- Visa operates more like a utility company than a technology one.
- Shares gained significantly since the IPO in 2008 and now trade at above market multiples.
- Visa's strong competitive advantages have led to exceptionally high profit margins and a strong level of return on invested capital.
In some ways, one could argue that Visa (NYSE:V) is nearly a perfect company in which to invest. I plan to explain why I believe this to be the case and will then investigate whether the stock is properly valued at its current price.
Visa has a fascinating history. It was founded in 1958 when Bank of America launched BankAmericard, which was the first consumer credit card offered in the United States. It expanded internationally in 1974 and introduced its first debit card a year later. Visa grew over the years to become a series of entities owned by different regional banks across the world. In 2007, most of these segments were merged into Visa and the company went public in March of 2008. However, Visa Europe remains a separate entity controlled by banks and payment service providers in Europe and is not part of the publicly traded business.
Although viewed by many as a technology company, I would contend that in practice Visa operates as a utility. The firm does not have any direct exposure to consumer debt, but rather takes a small fee every time that a Visa debit or credit card is swiped. This leads to consistent earnings and revenue growth that are easy to forecast. Furthermore, like many other utilities, Visa operates in an oligopoly with only a few major players (MasterCard (NYSE:MA) and American Express (NYSE:AXP) being the two major ones). The immense barriers that exist in the credit card industry allow these companies to generate stunning levels of return on capital without significant risk of new competitors. As of 2008, a Nilson report stated that Visa held 38% of the U.S. credit card market and 61% of the debit card market in America.
This significant market share allows Visa to deliver some stunning profitability and efficiency metrics. Based on full-year results from 2013, the company reported a gross profit margin of 84% and a net profit margin of 42%. Its return on invested capital metric of 18% is further proof of the firm's strong competitive position.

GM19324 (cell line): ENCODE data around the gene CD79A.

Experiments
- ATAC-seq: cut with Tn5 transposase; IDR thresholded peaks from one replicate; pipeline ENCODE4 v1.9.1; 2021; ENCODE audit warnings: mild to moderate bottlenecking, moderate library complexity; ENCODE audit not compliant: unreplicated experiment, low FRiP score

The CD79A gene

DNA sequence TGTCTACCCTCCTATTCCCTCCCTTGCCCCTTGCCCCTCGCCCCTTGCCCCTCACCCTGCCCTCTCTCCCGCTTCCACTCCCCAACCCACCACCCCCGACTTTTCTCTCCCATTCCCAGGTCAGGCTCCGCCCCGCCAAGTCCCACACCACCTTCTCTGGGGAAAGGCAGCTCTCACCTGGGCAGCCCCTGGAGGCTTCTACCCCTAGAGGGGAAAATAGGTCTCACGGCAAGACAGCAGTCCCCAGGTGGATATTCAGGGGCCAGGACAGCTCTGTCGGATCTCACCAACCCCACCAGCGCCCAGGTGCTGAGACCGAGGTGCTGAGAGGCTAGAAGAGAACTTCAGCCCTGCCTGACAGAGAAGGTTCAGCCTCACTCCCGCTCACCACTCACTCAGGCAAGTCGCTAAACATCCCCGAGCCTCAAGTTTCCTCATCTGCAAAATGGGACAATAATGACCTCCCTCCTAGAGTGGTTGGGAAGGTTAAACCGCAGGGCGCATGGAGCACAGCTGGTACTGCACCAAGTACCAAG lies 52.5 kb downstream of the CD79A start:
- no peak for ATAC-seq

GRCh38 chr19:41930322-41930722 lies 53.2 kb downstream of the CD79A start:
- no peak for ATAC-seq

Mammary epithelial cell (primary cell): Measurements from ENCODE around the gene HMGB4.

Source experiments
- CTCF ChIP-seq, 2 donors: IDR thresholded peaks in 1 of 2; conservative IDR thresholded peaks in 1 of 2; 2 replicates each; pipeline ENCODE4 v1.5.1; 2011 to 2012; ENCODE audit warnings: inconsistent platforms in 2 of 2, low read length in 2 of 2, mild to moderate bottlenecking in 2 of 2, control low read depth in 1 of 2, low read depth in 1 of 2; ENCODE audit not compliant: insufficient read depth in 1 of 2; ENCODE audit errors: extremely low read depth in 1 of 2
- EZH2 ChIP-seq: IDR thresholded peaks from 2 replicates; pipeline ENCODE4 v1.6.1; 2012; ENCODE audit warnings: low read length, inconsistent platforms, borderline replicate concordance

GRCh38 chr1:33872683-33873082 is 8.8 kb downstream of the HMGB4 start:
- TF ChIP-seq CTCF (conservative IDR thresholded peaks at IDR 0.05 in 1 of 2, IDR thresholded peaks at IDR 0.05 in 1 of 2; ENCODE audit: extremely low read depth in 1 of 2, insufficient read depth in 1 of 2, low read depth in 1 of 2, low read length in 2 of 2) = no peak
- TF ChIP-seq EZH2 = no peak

After going public at $44 per share back in 2008, Visa has rewarded shareholders with impressive returns. Based on its most recent closing price, Visa shares have gained 388% since the IPO. However, as you can see from the three-year chart below, the stock has flattened out thus far in 2014 after a strong run the previous two years. It is in some danger of breaking a well-established, long-term trendline:
From a valuation perspective, Visa currently trades at approximately 25x trailing earnings. Based on consensus analyst forecasts, the shares are valued at 21x 2015 estimated earnings and 18x 2016 estimated earnings. By comparison, Visa's closest competitor MasterCard trades at 23.5x 2015 estimated earnings. During the past three years Visa has averaged bottom-line growth of roughly 15%, and this is almost exactly what analysts expect to continue over the coming two. Over the last five years, Visa has traded at an average forward P/E of 20x, making its current valuation reasonable from a historical perspective:
Source: Created by author.
There are a pair of obvious risks to Visa. The first involves ongoing lawsuits regarding antitrust behavior in several jurisdictions with many different parties. Wal-Mart (NYSE:WMT) was the latest litigant to throw its hat into the ring, complaining of unfairly high swipe fees caused by antitrust behavior from Visa. Unfortunately, ongoing legal disputes will likely continue for Visa; this is simply a fact of life in an industry dominated by a small handful of powerful corporations. Just remember that while the lack of competition in the payment processing industry is the cause of this risk, it is also the main reason why Visa can generate such strong profit margins and high levels of return on its capital.
The second major risk factor is the growth of mobile payments. If you believe that Visa will struggle to compete in a world where mobile payments soon supplant traditional credit cards, then you will likely view the shares as too expensive trading at 21x next year's projected earnings. However, if Visa can maintain its current market share in the coming years, I contend that its consistent growth profile and strong earnings visibility make it a fairly valued stock.
At this point in time, Visa is a relatively boring company. There will no doubt be more antitrust lawsuits in its future, but those do little to change the long-term outlook of approximately 10% revenue growth and 15% bottom-line growth. Visa's shares are expensive, but they deserve to be so. Long-term investors would be wise to focus on adding stable businesses with strong competitive advantages to their portfolio, and Visa fits this description well.